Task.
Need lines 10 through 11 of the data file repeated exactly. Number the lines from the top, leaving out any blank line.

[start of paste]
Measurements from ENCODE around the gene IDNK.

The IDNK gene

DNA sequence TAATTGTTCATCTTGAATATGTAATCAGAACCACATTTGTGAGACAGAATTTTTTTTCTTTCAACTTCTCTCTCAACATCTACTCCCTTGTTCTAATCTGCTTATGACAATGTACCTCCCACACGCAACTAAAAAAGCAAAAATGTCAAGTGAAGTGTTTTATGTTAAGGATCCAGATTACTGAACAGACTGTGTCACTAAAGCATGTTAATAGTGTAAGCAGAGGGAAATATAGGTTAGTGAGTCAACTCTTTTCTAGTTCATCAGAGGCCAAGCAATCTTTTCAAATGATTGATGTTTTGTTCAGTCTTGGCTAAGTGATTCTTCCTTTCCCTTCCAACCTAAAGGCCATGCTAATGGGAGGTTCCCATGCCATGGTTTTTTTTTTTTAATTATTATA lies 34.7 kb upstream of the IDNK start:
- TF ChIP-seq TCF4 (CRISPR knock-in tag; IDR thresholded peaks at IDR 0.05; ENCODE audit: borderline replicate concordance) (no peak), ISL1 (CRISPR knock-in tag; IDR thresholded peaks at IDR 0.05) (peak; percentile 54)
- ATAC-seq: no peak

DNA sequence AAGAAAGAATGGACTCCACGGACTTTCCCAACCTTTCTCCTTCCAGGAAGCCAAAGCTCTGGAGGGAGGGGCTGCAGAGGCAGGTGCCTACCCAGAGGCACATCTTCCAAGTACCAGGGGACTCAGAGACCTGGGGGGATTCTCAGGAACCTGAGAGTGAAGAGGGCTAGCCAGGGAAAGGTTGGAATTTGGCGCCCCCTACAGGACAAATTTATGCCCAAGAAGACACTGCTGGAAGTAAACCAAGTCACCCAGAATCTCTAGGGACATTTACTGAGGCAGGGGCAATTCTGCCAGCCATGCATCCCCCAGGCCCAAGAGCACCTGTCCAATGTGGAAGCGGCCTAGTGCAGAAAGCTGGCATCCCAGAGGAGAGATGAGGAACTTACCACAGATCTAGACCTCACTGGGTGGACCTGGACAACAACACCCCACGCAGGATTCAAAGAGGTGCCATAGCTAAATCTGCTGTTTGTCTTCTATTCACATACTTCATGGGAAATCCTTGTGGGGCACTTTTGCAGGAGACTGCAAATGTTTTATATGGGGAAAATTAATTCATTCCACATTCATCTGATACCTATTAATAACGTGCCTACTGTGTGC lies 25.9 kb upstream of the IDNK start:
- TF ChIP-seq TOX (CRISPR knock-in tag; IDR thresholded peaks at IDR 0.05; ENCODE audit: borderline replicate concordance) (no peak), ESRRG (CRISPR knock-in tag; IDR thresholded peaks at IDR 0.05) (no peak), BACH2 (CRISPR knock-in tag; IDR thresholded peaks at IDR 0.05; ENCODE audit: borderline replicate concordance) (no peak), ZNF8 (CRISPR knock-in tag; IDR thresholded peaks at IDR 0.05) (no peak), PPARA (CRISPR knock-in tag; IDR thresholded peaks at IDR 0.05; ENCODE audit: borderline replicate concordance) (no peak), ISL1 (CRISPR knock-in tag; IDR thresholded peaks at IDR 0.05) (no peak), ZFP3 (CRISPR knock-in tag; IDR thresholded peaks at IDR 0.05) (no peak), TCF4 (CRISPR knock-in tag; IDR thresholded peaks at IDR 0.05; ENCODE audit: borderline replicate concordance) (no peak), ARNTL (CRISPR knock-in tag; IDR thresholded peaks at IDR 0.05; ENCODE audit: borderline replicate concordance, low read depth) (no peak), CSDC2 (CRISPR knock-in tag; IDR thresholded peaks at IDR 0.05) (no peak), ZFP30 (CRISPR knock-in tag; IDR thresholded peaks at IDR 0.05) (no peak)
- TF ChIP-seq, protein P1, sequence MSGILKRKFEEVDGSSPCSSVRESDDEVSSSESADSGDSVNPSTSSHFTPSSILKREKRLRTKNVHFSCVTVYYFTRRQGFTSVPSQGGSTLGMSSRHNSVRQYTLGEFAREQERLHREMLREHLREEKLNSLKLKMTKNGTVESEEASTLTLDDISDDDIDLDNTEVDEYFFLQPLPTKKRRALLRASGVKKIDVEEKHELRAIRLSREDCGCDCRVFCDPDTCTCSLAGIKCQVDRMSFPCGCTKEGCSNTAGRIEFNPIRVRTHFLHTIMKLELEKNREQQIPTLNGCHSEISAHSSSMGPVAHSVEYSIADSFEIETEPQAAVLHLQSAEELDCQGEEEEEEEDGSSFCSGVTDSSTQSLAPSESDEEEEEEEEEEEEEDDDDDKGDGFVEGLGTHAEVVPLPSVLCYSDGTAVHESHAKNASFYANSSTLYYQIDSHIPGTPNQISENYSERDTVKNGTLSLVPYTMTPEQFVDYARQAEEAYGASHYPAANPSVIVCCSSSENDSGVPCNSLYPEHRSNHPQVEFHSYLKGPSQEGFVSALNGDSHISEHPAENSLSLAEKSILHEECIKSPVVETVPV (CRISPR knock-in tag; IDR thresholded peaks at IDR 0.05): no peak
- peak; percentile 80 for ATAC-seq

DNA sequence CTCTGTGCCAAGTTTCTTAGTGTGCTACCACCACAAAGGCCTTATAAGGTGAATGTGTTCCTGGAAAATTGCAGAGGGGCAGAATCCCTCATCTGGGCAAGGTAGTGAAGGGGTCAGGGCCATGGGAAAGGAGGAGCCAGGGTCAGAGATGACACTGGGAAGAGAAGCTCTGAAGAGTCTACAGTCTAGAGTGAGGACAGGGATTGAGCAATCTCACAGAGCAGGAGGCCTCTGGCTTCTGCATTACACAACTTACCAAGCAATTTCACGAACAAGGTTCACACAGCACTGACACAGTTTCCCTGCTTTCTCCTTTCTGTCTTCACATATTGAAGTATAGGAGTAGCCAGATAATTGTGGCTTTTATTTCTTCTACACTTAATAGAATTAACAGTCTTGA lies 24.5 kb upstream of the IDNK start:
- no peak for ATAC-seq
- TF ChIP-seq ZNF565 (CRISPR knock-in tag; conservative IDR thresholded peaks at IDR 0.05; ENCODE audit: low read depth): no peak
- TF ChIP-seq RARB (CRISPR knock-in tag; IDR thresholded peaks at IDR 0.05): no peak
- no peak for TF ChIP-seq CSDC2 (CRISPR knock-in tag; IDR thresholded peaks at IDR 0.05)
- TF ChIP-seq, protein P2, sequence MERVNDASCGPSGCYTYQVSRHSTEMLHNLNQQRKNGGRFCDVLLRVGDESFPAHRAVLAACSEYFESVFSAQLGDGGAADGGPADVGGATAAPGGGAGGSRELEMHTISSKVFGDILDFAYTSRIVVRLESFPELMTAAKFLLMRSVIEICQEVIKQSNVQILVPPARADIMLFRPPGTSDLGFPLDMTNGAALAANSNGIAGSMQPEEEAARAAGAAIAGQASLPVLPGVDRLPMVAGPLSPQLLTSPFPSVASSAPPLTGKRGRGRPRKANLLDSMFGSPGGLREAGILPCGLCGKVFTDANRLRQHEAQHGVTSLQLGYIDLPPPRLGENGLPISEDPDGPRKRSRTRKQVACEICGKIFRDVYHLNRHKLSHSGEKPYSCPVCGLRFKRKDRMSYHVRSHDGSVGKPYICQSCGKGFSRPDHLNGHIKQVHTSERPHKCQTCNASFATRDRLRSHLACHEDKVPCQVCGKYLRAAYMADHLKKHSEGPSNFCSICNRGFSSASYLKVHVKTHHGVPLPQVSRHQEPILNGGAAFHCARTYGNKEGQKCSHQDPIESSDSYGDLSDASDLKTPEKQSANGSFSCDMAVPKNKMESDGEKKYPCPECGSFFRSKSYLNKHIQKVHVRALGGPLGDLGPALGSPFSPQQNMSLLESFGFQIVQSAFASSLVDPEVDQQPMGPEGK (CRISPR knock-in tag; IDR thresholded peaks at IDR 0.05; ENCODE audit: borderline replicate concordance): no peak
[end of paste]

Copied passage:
DNA sequence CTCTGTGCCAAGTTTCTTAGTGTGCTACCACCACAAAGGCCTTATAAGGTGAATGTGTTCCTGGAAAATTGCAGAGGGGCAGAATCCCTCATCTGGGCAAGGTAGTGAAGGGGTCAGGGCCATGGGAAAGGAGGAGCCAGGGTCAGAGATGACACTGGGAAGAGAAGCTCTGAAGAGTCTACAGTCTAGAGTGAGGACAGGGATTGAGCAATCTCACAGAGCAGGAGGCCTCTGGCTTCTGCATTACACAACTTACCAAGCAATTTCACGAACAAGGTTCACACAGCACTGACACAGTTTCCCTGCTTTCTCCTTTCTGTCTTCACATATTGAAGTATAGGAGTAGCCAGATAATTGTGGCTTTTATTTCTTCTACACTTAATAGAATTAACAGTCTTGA lies 24.5 kb upstream of the IDNK start:
- no peak for ATAC-seq